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RESEARCH PAPERS: Micro/Nanoscale Heat Transfer

# Thermal Characterization of $Cu∕CoFe$ Multilayer for Giant Magnetoresistive Head Applications

[+] Author and Article Information
Y. Yang

Mechanical Engineering Department  Carnegie Mellon University, Pittsburgh, PA 15213

R. M. White

Electrical and Computer Engineering Department  Carnegie Mellon University, Pittsburgh, PA 15213

M. Asheghi1

Mechanical Engineering Department and Electrical and Computer Engineering Department,  Carnegie Mellon University, Pittsburgh, PA 15213

1

Corresponding author.

J. Heat Transfer 128(2), 113-120 (Jun 21, 2005) (8 pages) doi:10.1115/1.2136916 History: Received June 10, 2004; Revised June 21, 2005

## Abstract

Giant magnetoresistance (GMR) head technology is one of the latest advancements in the hard disk drive (HDD) storage industry. The GMR head multilayer structure consists of alternating layers of extremely thin metallic ferromagnetic and nonmagnetic films. A large decrease in the electrical resistivity from antiparallel to parallel alignment of the film magnetizations is observed, known as the GMR effect. The present work characterizes the in-plane electrical and thermal conductivities of $Cu∕CoFe$ GMR multilayer structures in the temperature range of $50K$ to $340K$ using Joule-heating and electrical resistance thermometry on suspended bridges. The thermal conductivity of the GMR layer monotonically increases from $25Wm−1K−1$ (at $55K$) to nearly $50Wm−1K−1$ (at room temperature). We also report a GMR ratio of 17% and a large magnetothermal resistance effect (GMTR) of 25% in the $Cu∕CoFe$ multilayer structure.

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## Figures

Figure 1

Tunneling electron micrograph (TEM) of the GMR structure. The GMR layer consists of (from top to bottom) Ta: 30Å; CoFe: 12Å (Co 90%; Fe 10%); 40 repeats: Cu: 21ÅCoFe12Å (Co 90%; Fe 10%); NiFe: 40Å (Ni 80%; Fe 20%) and Ta: 30Å.

Figure 2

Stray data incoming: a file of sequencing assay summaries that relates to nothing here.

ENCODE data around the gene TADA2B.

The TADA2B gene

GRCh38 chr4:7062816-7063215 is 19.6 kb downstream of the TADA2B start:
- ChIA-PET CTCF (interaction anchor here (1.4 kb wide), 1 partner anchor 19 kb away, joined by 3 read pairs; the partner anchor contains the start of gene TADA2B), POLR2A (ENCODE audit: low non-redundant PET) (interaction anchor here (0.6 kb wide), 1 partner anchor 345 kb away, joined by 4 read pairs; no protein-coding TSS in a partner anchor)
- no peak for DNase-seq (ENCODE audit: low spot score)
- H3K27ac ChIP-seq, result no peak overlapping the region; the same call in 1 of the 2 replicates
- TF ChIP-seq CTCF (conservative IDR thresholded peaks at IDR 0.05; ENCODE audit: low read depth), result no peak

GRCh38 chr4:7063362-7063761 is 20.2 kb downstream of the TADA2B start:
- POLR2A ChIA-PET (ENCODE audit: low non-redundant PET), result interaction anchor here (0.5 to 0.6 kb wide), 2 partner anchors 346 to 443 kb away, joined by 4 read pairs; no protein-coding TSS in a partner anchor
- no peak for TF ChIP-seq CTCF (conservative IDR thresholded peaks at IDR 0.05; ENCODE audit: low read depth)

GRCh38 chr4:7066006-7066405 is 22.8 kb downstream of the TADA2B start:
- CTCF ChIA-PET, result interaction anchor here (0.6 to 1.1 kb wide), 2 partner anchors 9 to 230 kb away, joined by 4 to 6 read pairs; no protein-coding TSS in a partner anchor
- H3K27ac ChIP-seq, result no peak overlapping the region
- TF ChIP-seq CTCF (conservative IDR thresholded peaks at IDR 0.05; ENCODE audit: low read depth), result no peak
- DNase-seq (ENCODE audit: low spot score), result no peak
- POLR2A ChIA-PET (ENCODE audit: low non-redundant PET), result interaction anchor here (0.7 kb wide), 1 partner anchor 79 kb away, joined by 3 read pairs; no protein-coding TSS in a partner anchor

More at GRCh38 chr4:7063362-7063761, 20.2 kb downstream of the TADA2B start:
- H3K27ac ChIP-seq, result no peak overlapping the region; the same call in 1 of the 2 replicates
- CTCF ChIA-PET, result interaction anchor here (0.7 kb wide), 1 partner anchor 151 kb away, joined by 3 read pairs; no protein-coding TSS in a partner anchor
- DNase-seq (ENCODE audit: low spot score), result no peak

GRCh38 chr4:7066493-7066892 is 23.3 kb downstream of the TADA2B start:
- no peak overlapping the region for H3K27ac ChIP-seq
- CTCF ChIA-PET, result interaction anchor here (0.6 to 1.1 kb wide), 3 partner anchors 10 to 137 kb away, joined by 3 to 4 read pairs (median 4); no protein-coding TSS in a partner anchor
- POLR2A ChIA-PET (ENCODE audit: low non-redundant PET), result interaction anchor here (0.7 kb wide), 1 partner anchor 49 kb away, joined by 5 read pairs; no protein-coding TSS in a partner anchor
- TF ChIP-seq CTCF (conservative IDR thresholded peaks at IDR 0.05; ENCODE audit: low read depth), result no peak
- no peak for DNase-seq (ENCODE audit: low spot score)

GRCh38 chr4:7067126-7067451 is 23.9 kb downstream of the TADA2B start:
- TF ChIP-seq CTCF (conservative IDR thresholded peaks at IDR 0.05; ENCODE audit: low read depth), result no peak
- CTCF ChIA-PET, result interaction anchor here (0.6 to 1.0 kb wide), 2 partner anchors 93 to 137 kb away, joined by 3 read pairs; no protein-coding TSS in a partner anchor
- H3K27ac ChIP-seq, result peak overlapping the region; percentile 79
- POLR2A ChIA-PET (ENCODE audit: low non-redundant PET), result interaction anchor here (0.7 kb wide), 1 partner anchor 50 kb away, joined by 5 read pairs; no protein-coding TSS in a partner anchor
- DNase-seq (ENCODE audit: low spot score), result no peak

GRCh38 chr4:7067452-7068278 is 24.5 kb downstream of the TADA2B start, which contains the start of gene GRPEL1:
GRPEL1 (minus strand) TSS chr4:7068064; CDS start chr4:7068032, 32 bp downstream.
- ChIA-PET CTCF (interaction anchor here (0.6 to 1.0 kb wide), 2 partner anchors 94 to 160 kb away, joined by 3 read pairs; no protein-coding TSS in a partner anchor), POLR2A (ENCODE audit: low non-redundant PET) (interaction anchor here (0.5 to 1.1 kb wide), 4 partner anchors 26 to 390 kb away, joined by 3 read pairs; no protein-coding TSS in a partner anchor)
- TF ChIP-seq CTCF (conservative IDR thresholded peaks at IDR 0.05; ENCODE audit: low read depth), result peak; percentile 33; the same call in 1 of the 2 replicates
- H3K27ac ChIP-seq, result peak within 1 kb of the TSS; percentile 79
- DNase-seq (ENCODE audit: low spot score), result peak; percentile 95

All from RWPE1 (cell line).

Schematic representation of electron transport in a GMR multilayer structure, consisting of top and bottom CoFe magnetic layers and Cu nonmagnetic space layer. The distance between the layers is relatively small compared to the mean free paths of electrons. Large decreases in the electrical and thermal resistivities are expected due to the spin-dependent scattering at the interfaces of the CoFe and Cu multilayer structure.

Figure 3

The fabricated suspended microbridge structure: (a) schematic, and (b) top view image taken using an optical microscope. The dimension ΔL is the length of the over-etched area near the bases of the suspended structure. Voltage pads are connected to the suspended structure by nearly 2‐μm‐wide interconnects.

Figure 4

Changes in the electrical resistances of the suspended bridge as a function of square of current, I2. Curve fits for bridges of the same width and different lengths yield kGMR=51Wm−1K−1, for the GMR layer.

Figure 5

Experimental apparatus for field-dependent measurement

Figure 6

Schematic of the calibration procedure. The R versus I curves for the GMR bridge were measured at different field strength while keeping the base temperature constant. The same process was repeated at different base temperatures.

Figure 7

Temperature dependence of thermal conductivity for Cu∕CoFe GMR multilayer structure. The electrical resistivity is shown in the right inset.

Figure 8

Lorenz number values for 144nm GMR layer of the present study as a function of temperature. The Lorenz number value for free electron is nearly L0=2.45×10−8WΩK−2.

Figure 9

Resistivity change of the 144nmCu∕CoFe GMR multilayer structure as a function of applied field

Figure 10

Thermal conductivity change of the 144nmCu∕CoFe GMR multilayer structure as a function of applied field

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